Legislation sponsored by Assembly Democrats Bob Andrzejczak and Cleopatra Tucker to create a mentorship program to assist veterans who have become tangled up in the criminal justice system gained final passage from the full Assembly on Monday.
“Military service is honorable, but it can leave physical, mental and emotional scars that without intervention can make reintegration to civilian life difficult and lead veterans down the wrong path,” said Andrzejczak, (D-Cape May/Atlantic/Cumberland), a U.S. Army veteran who served and was wounded in Iraq. “This is not about making excuses, but recognizing that there may be some underlying issues at play, that if resolved, could help make a difference in the lives of these veterans.”
The bill (S-2972/A-4465), approved by a vote of 74-0, tasks the adjutant general of the state Department of Military and Veterans’ Affairs with assisting and mentoring veterans who enter the criminal justice system, while their cases are pending and afterward.
“As a civilian, it’s hard to fathom the types of challenges that veterans, especially those who’ve served in combat zones, face when they re-enter civilian life,” said Tucker, Chair of the Assembly Military and Veterans’ Affairs Committee (D-Essex). “Our hope is that this bill will help them access the necessary assistance to resolve the underlying problems that led or contributed to their involvement with the criminal justice system.”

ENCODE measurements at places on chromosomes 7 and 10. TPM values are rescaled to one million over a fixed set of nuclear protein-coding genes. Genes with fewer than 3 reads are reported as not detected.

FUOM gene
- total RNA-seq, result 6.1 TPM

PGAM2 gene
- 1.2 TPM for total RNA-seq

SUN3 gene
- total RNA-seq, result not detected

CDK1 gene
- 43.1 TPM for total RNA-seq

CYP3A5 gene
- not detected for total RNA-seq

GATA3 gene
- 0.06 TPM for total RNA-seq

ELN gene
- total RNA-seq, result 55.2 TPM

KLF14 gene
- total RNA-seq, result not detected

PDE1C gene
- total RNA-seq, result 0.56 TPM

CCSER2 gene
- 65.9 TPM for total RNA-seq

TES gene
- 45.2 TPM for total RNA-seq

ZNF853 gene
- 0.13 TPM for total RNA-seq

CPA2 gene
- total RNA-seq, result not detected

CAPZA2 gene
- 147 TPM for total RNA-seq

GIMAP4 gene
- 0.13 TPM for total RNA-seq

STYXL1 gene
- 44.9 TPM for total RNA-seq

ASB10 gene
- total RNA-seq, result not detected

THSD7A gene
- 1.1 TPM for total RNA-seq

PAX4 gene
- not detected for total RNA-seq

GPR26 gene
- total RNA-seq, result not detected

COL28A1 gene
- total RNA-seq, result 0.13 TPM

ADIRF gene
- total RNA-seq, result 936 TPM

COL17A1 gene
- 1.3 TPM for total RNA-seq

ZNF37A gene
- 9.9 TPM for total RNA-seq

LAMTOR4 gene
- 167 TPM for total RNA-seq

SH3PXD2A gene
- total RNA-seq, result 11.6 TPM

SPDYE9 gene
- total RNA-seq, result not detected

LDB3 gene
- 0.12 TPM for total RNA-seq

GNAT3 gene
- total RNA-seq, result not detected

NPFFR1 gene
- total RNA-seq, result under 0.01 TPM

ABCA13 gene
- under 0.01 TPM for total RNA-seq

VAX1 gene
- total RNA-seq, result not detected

Under the bill, the adjutant general would have to develop and coordinate a volunteer-based program comprised of former service members to assist and mentor veterans who become involved with the criminal justice system to secure housing, employment linkages, job training, education, transportation, disability compensation claims, discharge status, health care and other linkages available at the local state and federal level that can ease the challenge of reentry into civilian life.
“A mentorship program led by former service members who they can relate to can help these veterans resolve those lingering issues and reintegrate into civilian life successfully,” added Andrzejczak. “This not only helps our veterans, but helps maintain public safety.”
The measure now heads to the governor’s desk.